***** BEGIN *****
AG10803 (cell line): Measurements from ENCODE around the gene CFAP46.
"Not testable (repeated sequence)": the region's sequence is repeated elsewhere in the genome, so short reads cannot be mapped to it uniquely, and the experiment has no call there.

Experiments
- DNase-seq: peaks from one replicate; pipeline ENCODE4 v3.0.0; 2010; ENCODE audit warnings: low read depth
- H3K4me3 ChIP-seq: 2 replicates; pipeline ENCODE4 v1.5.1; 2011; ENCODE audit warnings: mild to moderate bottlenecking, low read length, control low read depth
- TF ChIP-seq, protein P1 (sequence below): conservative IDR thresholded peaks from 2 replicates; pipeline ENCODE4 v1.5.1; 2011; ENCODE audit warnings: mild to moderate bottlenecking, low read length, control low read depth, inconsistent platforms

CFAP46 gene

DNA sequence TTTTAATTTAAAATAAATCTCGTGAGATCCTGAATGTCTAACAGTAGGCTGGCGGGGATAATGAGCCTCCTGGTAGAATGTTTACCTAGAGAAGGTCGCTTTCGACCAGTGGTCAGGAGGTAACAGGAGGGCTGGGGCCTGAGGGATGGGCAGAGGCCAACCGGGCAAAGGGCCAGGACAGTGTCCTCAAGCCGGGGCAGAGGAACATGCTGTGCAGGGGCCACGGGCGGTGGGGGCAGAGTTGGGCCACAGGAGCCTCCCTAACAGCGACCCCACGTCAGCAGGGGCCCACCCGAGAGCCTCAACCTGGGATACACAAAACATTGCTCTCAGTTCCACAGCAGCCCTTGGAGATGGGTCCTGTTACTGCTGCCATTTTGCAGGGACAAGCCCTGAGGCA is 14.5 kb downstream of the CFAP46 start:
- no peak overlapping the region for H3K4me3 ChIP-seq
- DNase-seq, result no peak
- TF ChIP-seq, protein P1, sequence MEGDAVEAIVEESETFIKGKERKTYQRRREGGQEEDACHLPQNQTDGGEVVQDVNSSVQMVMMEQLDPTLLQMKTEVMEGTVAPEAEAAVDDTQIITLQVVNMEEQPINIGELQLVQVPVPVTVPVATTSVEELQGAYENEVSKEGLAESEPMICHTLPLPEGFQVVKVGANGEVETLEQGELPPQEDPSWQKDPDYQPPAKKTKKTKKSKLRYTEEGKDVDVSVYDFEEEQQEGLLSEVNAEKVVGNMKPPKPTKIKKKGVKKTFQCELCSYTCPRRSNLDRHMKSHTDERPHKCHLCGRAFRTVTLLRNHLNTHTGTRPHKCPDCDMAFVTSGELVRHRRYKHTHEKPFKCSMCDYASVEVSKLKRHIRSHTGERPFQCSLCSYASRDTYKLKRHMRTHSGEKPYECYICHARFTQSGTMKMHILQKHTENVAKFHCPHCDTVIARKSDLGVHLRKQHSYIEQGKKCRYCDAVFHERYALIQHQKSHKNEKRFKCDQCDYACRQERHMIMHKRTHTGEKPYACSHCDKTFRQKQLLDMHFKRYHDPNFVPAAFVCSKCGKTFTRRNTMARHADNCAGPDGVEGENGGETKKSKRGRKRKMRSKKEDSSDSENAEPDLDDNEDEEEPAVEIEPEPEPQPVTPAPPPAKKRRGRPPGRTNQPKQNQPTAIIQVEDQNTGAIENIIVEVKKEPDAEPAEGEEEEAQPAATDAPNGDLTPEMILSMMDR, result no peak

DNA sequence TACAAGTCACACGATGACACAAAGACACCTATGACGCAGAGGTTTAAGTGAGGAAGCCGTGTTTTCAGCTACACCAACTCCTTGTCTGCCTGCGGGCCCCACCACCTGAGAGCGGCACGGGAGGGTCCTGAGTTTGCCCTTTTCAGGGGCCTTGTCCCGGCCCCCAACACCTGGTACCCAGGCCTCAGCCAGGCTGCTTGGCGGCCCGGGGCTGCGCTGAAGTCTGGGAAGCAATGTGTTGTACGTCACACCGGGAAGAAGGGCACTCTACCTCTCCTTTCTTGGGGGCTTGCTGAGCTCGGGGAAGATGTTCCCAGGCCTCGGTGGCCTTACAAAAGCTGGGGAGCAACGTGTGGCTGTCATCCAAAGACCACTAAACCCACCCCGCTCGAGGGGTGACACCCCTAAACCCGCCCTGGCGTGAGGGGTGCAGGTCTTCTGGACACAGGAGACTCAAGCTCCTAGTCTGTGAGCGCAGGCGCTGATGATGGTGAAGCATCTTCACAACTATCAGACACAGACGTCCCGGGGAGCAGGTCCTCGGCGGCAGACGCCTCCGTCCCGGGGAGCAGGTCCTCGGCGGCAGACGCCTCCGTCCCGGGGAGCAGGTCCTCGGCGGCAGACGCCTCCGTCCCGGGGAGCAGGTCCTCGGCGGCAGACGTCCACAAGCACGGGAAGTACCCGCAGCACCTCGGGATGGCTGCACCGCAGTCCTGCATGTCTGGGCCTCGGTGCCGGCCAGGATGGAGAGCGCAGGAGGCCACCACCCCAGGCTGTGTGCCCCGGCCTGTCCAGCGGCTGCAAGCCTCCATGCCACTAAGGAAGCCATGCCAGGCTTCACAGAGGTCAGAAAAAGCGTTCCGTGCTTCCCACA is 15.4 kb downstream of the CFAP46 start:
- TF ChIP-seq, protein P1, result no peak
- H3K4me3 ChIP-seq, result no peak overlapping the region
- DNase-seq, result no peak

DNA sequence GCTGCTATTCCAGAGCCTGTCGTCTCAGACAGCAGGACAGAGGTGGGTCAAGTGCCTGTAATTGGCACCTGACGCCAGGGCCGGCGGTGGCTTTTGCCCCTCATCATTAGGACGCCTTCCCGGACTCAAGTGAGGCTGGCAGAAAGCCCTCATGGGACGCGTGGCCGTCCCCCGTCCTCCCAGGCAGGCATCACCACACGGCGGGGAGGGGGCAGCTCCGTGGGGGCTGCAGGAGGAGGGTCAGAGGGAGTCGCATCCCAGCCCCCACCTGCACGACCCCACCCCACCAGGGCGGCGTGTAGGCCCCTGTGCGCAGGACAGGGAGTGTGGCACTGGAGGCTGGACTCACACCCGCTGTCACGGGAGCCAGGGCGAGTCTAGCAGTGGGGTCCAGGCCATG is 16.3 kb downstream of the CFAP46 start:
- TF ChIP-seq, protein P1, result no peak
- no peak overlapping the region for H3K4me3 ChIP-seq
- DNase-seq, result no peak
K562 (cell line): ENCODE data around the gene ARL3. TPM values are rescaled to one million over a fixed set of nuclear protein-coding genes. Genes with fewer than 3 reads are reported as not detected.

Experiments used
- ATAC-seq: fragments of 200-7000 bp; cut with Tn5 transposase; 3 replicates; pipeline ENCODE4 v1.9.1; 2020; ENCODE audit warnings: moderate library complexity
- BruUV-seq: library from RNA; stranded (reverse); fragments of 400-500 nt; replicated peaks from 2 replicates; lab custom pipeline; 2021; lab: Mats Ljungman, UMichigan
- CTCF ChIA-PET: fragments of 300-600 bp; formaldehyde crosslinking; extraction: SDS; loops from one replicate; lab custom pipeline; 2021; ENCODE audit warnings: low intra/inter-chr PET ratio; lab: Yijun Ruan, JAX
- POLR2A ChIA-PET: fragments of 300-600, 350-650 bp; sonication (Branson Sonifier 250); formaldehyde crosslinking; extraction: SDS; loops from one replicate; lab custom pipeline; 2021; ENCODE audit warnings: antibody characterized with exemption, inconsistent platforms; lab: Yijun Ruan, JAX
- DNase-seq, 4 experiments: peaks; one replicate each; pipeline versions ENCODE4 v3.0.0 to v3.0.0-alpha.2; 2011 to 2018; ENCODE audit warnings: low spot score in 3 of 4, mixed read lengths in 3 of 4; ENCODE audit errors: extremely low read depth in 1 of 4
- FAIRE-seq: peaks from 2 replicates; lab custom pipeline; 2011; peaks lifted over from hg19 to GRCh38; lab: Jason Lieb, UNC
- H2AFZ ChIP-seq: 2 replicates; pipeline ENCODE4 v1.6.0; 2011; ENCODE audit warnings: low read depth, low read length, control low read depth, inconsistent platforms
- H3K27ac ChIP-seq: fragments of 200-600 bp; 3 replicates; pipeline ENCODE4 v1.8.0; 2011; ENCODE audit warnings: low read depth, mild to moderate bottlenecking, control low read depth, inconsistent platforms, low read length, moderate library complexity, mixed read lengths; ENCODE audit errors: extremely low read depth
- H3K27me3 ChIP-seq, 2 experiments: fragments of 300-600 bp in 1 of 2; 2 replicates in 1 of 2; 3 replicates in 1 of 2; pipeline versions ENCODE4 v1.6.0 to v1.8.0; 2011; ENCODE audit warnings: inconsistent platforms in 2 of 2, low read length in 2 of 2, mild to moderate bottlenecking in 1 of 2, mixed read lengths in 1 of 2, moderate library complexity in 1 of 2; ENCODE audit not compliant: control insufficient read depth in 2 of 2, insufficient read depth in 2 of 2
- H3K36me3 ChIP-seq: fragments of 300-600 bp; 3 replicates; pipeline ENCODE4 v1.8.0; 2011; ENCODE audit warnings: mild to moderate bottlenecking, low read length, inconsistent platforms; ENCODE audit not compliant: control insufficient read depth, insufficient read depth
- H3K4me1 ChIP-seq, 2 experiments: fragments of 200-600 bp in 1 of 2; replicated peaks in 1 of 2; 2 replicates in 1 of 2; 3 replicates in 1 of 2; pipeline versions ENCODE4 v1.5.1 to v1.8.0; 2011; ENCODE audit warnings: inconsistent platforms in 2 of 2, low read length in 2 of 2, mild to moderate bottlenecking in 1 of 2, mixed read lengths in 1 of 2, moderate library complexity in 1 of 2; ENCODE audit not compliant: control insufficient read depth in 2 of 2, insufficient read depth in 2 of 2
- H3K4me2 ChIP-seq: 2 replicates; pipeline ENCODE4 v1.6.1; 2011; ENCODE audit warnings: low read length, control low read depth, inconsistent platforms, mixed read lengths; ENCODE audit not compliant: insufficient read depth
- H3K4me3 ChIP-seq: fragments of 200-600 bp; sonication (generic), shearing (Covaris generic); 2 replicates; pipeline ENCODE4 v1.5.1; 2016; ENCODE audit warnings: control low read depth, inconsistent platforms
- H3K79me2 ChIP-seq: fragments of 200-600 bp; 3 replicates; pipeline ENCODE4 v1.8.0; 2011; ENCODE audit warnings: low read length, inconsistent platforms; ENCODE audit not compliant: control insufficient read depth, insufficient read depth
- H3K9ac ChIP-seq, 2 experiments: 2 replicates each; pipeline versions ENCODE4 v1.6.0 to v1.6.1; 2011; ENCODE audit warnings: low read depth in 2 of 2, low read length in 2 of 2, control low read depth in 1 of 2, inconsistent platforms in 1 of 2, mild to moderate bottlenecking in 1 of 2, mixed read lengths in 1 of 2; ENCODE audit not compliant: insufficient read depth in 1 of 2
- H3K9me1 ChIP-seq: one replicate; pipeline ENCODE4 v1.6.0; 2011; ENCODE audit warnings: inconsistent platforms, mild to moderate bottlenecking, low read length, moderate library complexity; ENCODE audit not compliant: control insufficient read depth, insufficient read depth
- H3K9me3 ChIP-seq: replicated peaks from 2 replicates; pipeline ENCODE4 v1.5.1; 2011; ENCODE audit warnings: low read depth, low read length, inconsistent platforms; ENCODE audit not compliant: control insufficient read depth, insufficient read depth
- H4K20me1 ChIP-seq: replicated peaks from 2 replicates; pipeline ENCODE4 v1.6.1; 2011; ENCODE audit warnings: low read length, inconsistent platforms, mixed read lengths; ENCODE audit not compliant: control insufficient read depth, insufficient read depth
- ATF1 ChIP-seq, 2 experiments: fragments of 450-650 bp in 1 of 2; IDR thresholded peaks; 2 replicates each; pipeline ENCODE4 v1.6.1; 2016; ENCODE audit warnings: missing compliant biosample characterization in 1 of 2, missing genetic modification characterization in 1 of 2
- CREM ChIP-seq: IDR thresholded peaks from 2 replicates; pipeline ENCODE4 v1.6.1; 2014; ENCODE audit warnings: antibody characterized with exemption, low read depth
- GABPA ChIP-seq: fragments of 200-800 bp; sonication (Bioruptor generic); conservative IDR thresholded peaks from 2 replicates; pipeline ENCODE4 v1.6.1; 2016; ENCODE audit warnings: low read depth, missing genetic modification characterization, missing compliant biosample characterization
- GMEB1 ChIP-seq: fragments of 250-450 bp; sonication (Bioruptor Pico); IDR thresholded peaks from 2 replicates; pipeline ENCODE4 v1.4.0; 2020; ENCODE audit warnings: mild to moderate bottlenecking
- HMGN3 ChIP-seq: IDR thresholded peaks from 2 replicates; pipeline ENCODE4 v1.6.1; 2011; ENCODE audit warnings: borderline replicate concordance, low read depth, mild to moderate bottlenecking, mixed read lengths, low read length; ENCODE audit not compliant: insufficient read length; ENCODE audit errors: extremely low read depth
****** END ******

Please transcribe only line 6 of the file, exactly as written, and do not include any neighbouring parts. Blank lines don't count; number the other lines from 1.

- TF ChIP-seq, protein P1 (sequence below): conservative IDR thresholded peaks from 2 replicates; pipeline ENCODE4 v1.5.1; 2011; ENCODE audit warnings: mild to moderate bottlenecking, low read length, control low read depth, inconsistent platforms